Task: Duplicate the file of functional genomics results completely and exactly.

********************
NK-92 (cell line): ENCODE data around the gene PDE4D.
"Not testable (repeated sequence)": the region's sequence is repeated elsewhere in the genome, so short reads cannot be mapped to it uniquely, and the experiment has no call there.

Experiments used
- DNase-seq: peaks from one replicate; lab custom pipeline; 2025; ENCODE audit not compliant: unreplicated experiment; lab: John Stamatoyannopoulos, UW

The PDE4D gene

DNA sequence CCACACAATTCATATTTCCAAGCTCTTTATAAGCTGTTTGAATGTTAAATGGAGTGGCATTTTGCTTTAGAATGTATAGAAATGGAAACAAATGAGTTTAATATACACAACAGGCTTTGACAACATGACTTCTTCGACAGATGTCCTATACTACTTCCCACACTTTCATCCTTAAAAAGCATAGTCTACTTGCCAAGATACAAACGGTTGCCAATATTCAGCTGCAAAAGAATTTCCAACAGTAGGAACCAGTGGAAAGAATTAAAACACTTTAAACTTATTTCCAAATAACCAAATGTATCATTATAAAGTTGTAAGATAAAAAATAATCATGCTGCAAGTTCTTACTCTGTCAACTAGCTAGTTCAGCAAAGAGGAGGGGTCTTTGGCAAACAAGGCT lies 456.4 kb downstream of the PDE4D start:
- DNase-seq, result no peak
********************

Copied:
NK-92 (cell line): ENCODE data around the gene PDE4D.
"Not testable (repeated sequence)": the region's sequence is repeated elsewhere in the genome, so short reads cannot be mapped to it uniquely, and the experiment has no call there.

Experiments used
- DNase-seq: peaks from one replicate; lab custom pipeline; 2025; ENCODE audit not compliant: unreplicated experiment; lab: John Stamatoyannopoulos, UW

The PDE4D gene

DNA sequence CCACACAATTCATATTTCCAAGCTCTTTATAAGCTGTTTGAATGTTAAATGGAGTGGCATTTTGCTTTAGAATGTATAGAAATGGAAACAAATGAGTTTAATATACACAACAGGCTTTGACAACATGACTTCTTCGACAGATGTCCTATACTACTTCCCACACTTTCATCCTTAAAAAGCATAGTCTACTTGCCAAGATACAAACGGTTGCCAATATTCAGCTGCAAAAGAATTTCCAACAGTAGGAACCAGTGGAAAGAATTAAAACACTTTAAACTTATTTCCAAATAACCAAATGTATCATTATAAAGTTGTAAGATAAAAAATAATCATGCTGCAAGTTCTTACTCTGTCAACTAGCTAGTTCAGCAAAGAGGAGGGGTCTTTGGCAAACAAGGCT lies 456.4 kb downstream of the PDE4D start:
- DNase-seq, result no peak